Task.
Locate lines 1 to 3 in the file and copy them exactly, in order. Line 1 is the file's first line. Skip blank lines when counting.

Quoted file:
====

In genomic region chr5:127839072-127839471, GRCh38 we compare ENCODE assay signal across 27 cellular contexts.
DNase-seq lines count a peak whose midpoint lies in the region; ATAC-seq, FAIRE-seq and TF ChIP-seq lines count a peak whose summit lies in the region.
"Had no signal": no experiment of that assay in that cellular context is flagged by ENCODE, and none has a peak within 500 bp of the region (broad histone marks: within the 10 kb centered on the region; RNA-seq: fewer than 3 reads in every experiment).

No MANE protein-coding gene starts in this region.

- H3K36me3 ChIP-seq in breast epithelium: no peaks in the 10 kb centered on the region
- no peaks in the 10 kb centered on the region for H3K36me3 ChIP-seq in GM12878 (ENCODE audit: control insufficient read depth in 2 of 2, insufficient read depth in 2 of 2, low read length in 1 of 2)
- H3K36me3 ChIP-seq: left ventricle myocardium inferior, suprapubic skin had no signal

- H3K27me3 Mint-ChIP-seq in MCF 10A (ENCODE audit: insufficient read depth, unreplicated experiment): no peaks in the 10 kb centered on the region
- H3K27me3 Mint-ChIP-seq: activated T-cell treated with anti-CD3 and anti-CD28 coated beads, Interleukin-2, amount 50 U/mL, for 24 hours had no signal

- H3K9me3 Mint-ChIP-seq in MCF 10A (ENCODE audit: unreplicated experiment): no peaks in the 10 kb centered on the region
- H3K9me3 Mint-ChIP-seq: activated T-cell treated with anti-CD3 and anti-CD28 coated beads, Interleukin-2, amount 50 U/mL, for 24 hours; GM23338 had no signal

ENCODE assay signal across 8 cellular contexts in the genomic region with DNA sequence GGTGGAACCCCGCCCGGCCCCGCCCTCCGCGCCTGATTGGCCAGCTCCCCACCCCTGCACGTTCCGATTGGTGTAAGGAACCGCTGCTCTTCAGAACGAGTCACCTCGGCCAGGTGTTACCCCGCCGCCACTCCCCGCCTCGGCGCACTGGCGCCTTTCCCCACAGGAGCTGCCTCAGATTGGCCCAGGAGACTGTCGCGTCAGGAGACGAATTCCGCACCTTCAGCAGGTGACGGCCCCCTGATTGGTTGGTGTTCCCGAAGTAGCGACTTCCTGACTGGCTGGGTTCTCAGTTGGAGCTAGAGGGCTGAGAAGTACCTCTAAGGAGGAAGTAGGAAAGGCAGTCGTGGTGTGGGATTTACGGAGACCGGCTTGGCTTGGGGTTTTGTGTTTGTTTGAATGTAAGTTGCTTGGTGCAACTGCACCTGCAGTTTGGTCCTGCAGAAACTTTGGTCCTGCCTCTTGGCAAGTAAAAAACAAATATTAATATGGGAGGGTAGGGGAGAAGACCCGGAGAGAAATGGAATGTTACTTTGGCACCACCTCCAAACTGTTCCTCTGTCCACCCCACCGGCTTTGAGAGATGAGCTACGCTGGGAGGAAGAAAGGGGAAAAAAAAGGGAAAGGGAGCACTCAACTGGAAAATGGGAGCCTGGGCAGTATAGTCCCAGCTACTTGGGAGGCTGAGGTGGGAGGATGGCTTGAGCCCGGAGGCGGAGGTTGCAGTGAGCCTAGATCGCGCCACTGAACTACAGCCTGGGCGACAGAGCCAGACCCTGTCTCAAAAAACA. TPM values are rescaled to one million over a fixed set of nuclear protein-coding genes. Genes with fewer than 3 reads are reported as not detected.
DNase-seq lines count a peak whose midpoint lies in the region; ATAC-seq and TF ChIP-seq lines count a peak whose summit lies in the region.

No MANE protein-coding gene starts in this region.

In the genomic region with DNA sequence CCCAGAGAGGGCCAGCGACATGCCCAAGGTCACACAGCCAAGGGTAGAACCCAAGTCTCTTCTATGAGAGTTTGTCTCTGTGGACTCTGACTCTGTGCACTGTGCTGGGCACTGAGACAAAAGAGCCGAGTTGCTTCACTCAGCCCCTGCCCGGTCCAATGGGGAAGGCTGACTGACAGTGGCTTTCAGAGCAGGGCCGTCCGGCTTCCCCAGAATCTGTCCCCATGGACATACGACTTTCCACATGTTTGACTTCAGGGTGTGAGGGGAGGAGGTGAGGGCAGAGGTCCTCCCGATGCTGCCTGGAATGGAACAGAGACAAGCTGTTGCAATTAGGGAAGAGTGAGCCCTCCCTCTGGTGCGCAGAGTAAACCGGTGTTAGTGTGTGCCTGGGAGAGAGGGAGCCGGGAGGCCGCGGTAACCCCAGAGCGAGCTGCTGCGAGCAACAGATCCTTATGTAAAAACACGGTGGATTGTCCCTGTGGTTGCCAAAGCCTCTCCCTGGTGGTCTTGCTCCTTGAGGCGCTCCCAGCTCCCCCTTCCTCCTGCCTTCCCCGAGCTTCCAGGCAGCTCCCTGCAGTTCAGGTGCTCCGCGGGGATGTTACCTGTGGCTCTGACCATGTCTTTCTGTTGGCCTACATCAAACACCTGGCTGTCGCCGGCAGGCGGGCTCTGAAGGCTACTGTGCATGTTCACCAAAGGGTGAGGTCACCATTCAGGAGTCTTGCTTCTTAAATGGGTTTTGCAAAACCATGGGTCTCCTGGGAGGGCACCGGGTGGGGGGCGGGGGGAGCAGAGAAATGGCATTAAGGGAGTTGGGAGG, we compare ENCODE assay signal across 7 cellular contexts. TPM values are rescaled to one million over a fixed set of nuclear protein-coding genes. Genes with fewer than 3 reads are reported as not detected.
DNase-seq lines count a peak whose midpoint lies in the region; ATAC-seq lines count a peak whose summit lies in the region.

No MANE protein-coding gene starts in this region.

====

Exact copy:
In genomic region chr5:127839072-127839471, GRCh38 we compare ENCODE assay signal across 27 cellular contexts.
DNase-seq lines count a peak whose midpoint lies in the region; ATAC-seq, FAIRE-seq and TF ChIP-seq lines count a peak whose summit lies in the region.
"Had no signal": no experiment of that assay in that cellular context is flagged by ENCODE, and none has a peak within 500 bp of the region (broad histone marks: within the 10 kb centered on the region; RNA-seq: fewer than 3 reads in every experiment).